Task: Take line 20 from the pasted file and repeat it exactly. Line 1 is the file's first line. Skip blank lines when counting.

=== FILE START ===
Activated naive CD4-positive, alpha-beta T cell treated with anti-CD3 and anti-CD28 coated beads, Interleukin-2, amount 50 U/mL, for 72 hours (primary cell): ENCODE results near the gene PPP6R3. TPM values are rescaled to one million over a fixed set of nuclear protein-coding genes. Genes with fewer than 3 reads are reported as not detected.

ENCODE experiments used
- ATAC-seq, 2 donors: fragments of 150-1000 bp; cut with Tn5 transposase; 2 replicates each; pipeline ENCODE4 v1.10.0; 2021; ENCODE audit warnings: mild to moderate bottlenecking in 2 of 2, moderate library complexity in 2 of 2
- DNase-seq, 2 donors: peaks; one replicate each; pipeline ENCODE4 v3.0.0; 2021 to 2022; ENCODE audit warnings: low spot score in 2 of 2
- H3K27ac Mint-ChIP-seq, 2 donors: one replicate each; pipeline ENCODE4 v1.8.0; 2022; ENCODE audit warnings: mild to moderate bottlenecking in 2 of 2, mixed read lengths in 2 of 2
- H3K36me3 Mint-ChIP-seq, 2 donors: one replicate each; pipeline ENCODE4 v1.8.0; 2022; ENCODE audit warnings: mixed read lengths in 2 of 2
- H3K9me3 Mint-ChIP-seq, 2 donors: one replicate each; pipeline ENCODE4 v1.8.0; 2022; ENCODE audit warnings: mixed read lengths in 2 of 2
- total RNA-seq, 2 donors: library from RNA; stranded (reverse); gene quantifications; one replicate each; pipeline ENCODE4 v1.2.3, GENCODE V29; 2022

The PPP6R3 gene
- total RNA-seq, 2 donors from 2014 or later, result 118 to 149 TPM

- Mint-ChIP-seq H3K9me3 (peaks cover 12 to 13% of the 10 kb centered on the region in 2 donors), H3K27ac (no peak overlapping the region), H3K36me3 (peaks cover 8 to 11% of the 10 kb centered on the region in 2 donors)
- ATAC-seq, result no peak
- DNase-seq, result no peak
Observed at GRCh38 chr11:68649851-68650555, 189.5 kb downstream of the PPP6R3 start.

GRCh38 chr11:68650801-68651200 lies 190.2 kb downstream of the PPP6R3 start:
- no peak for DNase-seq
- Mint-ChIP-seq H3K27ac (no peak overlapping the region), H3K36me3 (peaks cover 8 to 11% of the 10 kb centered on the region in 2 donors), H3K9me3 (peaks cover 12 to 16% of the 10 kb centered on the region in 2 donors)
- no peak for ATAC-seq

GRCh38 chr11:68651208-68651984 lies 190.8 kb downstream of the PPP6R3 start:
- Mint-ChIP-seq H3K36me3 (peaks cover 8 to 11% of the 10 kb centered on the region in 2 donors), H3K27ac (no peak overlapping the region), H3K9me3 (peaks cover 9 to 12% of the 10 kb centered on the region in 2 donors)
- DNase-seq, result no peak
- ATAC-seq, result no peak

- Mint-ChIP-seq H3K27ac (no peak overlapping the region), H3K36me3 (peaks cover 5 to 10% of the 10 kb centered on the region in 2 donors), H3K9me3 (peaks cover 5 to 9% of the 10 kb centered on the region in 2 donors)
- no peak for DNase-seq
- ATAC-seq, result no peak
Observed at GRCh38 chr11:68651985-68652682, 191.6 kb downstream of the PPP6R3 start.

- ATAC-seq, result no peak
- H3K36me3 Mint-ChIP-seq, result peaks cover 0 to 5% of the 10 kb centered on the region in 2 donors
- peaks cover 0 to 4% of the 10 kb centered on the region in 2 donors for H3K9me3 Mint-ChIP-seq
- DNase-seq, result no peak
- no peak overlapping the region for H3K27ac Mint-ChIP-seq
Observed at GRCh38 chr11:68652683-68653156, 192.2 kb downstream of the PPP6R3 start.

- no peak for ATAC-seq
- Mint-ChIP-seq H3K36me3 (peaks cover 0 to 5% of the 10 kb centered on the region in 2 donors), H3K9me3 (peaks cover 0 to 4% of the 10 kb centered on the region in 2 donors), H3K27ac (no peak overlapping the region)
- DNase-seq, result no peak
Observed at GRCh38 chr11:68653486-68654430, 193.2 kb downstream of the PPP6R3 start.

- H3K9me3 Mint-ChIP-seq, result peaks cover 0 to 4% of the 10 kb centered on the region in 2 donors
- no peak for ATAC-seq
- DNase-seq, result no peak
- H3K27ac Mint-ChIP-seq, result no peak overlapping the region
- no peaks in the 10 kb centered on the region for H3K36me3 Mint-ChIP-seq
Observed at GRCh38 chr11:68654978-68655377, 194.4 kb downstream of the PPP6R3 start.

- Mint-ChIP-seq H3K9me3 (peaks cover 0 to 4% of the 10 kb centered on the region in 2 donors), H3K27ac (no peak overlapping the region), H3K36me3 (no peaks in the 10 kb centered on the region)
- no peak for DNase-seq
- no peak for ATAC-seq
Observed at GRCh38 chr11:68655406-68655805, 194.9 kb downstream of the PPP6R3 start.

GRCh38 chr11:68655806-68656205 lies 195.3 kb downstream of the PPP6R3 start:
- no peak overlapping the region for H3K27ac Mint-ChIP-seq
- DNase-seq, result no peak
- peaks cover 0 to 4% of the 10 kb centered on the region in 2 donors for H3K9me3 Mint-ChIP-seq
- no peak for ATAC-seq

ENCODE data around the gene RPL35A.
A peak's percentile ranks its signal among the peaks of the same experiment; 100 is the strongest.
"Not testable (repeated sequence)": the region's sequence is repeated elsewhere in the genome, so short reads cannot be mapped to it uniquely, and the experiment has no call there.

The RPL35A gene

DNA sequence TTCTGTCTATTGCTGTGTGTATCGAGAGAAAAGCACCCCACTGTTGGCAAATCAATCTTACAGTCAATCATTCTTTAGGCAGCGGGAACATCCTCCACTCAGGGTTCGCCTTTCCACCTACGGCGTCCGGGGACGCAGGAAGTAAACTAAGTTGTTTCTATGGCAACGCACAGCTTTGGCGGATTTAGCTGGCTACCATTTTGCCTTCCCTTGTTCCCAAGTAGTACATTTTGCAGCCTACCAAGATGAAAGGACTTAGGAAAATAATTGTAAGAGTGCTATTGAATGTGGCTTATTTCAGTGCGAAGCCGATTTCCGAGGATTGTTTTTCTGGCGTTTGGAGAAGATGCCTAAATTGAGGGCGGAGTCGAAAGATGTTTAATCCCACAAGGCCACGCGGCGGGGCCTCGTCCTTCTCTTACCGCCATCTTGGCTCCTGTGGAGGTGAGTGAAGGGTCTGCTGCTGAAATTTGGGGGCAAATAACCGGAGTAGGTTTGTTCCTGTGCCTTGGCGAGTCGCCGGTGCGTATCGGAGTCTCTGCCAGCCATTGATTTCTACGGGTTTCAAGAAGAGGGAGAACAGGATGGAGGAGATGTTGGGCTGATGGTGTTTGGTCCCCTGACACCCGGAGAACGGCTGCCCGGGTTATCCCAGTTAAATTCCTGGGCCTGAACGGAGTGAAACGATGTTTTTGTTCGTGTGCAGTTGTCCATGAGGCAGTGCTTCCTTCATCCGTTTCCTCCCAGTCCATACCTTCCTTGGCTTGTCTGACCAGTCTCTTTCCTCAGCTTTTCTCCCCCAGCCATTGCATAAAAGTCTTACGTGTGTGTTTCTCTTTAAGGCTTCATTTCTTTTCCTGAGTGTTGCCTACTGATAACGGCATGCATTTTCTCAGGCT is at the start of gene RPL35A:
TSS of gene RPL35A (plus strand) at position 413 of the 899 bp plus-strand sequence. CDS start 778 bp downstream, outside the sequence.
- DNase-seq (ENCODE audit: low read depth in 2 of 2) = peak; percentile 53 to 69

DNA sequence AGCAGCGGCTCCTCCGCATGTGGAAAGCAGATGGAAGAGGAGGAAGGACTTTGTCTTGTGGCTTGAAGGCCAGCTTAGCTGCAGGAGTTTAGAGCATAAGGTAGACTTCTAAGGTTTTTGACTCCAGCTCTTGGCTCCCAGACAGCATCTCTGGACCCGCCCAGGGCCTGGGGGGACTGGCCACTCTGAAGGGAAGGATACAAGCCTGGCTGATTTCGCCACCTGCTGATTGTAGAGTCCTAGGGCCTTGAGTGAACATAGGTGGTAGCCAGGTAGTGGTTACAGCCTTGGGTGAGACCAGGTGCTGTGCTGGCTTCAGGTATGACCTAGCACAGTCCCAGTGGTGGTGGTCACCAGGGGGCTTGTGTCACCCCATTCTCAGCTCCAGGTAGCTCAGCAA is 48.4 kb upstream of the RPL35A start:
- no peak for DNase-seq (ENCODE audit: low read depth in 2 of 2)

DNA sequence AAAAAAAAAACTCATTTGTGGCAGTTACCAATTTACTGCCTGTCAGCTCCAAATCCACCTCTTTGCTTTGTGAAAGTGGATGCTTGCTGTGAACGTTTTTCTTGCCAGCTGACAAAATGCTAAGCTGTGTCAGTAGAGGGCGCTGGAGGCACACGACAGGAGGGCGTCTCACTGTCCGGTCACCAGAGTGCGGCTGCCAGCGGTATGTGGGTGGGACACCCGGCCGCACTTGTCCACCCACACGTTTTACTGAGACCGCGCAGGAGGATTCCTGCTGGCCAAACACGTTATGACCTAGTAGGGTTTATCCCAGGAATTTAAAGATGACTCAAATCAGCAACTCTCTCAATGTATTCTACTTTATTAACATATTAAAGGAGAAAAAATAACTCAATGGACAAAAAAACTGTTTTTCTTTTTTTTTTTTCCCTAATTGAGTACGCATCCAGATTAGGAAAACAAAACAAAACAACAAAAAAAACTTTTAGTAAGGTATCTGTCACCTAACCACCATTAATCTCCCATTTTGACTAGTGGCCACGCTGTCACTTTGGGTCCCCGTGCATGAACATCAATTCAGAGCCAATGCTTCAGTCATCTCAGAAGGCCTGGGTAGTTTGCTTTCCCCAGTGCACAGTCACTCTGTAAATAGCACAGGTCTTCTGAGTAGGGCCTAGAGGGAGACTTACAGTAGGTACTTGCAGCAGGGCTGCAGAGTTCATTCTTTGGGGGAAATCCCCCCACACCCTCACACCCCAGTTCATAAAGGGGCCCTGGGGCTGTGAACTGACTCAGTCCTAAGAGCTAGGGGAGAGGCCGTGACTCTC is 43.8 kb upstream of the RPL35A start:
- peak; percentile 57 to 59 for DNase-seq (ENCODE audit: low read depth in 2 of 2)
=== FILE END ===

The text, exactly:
- Mint-ChIP-seq H3K36me3 (peaks cover 8 to 11% of the 10 kb centered on the region in 2 donors), H3K27ac (no peak overlapping the region), H3K9me3 (peaks cover 9 to 12% of the 10 kb centered on the region in 2 donors)